Men sleep in couches in a public seating area in a department store in Tokyo, March 17, 2016. REUTERS/THOMAS PETER

Nearly 40 percent of Japanese sleep for less than six hours a day, an annual survey conducted by the national health ministry found. The findings of the 2015 National Health and Nutrition Survey, which was conducted last November, was published Monday.

Researchers received valid answers from 3,507 of the 5,327 households surveyed, Japan Times reported. A majority of respondents said, on an average, they slept between six and seven hours a day. Male respondents attributed their short slumber to work and health issues while female respondents said they slept less because of work and housework.

The report found 39.5 percent of respondents slept less than six hours a day. The share of people sleeping for less than six hours a day on average has increased from 2007 when the figure was at 28.4 percent.

When men in their 20s were asked what might help them sleep more, most said reduced work hours would help. Women in their 20s largely said, “not using mobile phones, texting and playing games before going to bed.” Women in their 30s said “support for child rearing” might help them sleep more while women in their 40s cited “support for housework.”

Among people aged 60 and above, the most popular answer for how they could extend their sleep time was “improvements in the health." The ministry said the report’s findings urge the need to figure out “how to improve our work-life balance and to share household work."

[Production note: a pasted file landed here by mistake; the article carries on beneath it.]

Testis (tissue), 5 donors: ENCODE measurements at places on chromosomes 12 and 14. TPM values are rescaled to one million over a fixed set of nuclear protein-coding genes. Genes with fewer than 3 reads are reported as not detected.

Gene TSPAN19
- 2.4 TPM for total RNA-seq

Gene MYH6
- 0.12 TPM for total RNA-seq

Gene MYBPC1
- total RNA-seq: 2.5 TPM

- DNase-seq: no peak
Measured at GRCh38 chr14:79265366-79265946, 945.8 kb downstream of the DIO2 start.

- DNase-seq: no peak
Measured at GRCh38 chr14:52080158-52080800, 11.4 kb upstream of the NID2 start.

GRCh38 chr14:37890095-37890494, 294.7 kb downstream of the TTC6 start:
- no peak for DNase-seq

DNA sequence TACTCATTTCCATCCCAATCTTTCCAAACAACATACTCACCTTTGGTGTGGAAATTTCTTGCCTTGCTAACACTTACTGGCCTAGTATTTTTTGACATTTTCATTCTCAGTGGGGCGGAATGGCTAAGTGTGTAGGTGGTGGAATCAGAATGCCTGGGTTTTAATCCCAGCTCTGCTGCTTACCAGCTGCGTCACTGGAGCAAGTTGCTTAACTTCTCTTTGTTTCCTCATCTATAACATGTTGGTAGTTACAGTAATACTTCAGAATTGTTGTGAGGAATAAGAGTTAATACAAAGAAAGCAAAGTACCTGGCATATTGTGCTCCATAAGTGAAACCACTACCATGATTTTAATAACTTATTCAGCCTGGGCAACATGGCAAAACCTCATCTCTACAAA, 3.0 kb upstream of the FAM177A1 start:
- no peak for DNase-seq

The annual survey, which was launched in 2003, also found that 41.4 percent of respondents who were also nonsmokers said they had been exposed to secondhand smoke at restaurants in the last month. Researchers found that 30.9 percent had a similar experience while out on the street.

Japan, which is hosting the 2020 Olympics, is attempting to curb this exposure to secondhand smoke in time for the games. The health ministry added that it is considering imposing a complete ban on smoking near schools, hospitals and in restaurants.

The number of smokers is on a decline, however. The report found that the share of people nationwide who smoke fell from 19.6 percent in 2014 to 18.2 percent in 2015. The survey also found that 47.6 percent of men and 52.7 percent of women consume balanced meals at least twice a day on average.

However, the same could not be said for younger respondents. “Younger generations dine out often and there is a problem in terms of nutritional balance,” the ministry said.